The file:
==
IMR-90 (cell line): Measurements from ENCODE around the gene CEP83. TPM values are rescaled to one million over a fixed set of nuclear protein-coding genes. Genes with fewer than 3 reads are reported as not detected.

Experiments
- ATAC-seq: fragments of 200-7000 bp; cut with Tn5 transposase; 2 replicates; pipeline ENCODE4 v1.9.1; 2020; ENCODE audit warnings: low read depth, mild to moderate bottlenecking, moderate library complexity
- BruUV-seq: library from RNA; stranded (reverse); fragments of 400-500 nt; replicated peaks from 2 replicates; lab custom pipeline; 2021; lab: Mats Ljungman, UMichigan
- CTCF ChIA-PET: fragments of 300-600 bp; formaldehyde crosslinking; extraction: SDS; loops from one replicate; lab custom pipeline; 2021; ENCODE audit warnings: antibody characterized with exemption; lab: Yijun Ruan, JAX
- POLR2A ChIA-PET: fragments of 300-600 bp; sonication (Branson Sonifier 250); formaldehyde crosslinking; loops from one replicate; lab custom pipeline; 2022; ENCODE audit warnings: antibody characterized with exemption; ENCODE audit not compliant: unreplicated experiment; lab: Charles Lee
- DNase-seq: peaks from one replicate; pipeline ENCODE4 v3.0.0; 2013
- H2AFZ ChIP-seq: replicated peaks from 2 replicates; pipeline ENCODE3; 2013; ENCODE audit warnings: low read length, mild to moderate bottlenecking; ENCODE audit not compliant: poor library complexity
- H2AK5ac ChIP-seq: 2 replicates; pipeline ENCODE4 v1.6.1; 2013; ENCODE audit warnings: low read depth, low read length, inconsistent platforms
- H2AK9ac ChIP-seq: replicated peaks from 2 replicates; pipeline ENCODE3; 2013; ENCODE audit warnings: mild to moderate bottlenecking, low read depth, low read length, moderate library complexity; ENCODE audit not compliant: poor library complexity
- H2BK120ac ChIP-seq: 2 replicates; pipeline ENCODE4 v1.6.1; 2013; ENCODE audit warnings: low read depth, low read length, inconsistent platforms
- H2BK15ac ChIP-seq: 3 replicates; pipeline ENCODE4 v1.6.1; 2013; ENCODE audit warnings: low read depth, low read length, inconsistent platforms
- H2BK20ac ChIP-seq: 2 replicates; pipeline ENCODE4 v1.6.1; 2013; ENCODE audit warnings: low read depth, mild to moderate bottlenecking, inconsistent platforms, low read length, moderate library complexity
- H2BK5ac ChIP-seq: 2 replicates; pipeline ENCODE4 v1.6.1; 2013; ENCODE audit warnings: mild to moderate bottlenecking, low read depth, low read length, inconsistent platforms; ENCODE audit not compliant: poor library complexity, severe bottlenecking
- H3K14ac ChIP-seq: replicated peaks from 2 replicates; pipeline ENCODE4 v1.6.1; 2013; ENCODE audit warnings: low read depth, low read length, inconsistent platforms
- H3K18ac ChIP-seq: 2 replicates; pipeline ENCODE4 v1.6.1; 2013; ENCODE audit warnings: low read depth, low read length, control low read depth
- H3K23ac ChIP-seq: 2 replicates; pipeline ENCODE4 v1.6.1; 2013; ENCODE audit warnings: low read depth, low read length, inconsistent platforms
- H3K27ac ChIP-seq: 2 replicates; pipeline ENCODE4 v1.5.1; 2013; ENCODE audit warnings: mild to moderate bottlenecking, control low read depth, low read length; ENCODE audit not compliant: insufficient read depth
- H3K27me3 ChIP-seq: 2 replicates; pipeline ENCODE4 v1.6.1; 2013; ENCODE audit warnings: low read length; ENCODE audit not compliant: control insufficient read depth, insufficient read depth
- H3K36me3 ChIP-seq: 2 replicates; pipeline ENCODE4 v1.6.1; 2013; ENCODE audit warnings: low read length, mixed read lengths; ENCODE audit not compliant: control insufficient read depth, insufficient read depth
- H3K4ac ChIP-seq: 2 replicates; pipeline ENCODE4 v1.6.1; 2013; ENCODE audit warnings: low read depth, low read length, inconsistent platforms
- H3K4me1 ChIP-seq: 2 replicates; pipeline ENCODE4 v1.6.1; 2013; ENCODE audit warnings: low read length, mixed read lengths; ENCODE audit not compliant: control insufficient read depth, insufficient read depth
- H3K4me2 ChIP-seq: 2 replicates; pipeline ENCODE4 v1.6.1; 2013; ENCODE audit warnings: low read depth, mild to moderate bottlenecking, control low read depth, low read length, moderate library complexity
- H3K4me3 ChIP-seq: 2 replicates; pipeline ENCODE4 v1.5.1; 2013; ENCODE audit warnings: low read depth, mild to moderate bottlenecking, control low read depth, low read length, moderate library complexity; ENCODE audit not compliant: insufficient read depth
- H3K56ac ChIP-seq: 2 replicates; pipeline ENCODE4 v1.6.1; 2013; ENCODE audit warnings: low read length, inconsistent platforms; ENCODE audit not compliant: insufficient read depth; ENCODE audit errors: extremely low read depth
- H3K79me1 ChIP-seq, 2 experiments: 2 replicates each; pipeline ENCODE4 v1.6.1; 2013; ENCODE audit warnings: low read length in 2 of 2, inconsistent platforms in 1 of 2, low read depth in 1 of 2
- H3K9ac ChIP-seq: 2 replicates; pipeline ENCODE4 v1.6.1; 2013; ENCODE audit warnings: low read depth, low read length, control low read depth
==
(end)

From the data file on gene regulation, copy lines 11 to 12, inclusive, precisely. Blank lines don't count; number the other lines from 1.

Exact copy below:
- H2BK120ac ChIP-seq: 2 replicates; pipeline ENCODE4 v1.6.1; 2013; ENCODE audit warnings: low read depth, low read length, inconsistent platforms
- H2BK15ac ChIP-seq: 3 replicates; pipeline ENCODE4 v1.6.1; 2013; ENCODE audit warnings: low read depth, low read length, inconsistent platforms